THE NEW EQUESTRIAN ECONOMY
The entire equine industry has undergone considerable shifting in recent years. Riding and horse ownership has become too costly for many. Those who do continue to ride often do not invest in regular lessons, and some may simply think they do not need consistent instruction. It seems as though patient training over years and long-term goals have given way to short workshops and clinics, online seminars and video instruction. This conveniently allows online marketing and potentially lucrative opportunities for building a fan-base well beyond the local area instructors and trainers usually tap. High-tech tools for equestrian education are indeed marvelous, but they are meant to be in support of and not a replacement for the amount of time it takes to learn how to ride and train horses well.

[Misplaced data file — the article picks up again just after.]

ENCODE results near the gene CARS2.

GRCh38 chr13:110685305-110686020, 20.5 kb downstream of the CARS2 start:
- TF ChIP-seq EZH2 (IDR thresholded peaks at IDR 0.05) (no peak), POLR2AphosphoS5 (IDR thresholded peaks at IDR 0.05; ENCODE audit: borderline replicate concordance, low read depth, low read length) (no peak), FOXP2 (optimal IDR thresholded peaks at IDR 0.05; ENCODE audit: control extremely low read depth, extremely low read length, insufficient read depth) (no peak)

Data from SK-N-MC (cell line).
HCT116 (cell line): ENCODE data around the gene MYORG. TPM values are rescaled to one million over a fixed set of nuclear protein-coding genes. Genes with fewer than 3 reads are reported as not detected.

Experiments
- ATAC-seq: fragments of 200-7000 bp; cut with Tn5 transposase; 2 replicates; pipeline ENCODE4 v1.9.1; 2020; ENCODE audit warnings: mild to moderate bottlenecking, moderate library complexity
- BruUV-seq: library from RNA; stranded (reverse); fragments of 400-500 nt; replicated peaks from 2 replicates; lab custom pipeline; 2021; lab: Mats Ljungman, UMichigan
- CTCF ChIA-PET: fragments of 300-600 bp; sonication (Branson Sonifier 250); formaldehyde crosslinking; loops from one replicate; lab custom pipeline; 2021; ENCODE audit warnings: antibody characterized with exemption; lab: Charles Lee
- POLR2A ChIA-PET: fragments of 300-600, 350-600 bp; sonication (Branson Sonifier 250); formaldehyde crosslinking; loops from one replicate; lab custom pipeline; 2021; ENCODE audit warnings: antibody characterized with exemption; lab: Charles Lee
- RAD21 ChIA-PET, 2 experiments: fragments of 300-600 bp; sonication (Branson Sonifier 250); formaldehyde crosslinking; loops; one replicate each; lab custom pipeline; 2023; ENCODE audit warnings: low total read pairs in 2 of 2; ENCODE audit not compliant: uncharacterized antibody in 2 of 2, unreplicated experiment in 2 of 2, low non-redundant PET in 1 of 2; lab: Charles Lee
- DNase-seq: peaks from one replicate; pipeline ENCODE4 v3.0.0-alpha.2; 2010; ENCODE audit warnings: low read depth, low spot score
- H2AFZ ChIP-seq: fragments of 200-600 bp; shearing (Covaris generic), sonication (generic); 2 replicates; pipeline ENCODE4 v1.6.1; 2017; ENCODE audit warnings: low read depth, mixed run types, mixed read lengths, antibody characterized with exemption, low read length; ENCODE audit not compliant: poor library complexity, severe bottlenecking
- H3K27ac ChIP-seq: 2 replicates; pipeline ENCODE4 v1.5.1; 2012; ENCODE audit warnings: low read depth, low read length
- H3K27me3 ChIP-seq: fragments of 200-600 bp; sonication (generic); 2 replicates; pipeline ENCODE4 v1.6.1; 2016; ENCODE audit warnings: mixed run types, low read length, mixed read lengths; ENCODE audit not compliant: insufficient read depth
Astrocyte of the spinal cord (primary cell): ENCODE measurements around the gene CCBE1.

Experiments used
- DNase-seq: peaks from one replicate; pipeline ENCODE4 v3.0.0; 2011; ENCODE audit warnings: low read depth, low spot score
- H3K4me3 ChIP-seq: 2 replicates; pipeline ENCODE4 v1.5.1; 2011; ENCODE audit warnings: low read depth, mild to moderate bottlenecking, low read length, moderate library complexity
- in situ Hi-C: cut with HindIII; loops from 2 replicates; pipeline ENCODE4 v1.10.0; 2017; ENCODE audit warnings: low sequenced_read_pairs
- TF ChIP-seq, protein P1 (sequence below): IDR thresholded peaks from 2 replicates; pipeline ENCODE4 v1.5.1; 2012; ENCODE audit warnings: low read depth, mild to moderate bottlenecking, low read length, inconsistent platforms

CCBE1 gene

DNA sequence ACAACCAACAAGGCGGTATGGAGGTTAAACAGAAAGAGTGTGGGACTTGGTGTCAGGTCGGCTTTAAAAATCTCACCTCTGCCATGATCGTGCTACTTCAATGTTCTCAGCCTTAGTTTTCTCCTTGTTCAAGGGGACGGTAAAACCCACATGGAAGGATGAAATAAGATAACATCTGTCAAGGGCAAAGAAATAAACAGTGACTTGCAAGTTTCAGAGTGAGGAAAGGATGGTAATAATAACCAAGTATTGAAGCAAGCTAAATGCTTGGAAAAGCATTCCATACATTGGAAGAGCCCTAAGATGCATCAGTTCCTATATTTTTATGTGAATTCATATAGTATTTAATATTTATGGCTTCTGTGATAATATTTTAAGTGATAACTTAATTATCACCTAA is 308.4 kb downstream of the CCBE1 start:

This new economy has also given rise to opinions and methods that often pit one person’s version of training against another. Well-known methods are copied, then individualized and branded with a new twist. While not all of these techniques are necessarily bad, it is possible that some have contributed to a contentious and divisive atmosphere for both competitive and recreational riders.
One of our goals is to have riders learn to look carefully at their chosen disciplines and training methods. Decide for yourself if what you are doing to and with your horse is really in his best interest. Be discerning and cautious when exploring trainers and trends that deviate from common sense and classical training and handling. Claims of humane treatment may be made but not necessarily practiced. Some individuals may have little, if any, actual training experience, or training experiences that are not applicable to horses and disciplines outside of their scope of knowledge and ability.